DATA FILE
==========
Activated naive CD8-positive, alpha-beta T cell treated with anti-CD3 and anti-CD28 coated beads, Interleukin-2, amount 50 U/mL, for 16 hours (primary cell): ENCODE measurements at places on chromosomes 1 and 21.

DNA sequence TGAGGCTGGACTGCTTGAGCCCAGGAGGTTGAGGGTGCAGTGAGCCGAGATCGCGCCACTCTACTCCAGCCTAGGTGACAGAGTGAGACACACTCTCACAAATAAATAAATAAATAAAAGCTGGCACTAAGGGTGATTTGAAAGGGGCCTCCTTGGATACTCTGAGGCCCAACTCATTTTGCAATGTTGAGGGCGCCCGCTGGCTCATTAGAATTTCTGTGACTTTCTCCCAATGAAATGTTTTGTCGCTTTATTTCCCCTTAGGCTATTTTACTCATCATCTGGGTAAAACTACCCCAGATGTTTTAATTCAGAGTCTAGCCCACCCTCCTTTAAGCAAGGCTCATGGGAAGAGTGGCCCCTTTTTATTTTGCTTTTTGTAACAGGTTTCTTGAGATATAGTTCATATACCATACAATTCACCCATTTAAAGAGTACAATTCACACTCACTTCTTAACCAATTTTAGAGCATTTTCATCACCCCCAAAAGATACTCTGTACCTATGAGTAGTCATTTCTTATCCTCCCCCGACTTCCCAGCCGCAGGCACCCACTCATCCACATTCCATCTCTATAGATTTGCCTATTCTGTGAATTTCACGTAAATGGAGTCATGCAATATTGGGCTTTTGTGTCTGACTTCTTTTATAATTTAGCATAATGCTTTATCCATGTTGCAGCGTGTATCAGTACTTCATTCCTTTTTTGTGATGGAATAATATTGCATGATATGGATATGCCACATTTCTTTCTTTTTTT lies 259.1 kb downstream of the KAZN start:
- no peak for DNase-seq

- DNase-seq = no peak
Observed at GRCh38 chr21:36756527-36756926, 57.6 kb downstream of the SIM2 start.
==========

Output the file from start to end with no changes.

Activated naive CD8-positive, alpha-beta T cell treated with anti-CD3 and anti-CD28 coated beads, Interleukin-2, amount 50 U/mL, for 16 hours (primary cell): ENCODE measurements at places on chromosomes 1 and 21.

DNA sequence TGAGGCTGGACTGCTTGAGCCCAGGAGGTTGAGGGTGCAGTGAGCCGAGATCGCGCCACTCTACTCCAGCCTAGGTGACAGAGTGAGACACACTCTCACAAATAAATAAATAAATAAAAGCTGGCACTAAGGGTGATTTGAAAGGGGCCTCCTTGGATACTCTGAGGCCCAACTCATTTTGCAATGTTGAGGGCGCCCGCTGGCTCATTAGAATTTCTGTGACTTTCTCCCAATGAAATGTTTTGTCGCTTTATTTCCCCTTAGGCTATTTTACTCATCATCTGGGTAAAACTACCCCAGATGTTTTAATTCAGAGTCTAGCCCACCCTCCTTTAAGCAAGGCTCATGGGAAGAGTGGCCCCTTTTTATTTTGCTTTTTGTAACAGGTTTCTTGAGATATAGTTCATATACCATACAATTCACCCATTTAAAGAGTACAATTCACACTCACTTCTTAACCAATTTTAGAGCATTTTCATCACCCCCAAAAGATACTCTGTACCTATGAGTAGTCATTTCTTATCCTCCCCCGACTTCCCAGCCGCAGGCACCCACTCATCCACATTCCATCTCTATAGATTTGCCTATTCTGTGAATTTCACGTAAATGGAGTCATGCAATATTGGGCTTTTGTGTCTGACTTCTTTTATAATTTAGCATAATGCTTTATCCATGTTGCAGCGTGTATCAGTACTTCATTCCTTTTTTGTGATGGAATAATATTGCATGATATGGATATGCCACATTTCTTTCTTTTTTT lies 259.1 kb downstream of the KAZN start:
- no peak for DNase-seq

- DNase-seq = no peak
Observed at GRCh38 chr21:36756527-36756926, 57.6 kb downstream of the SIM2 start.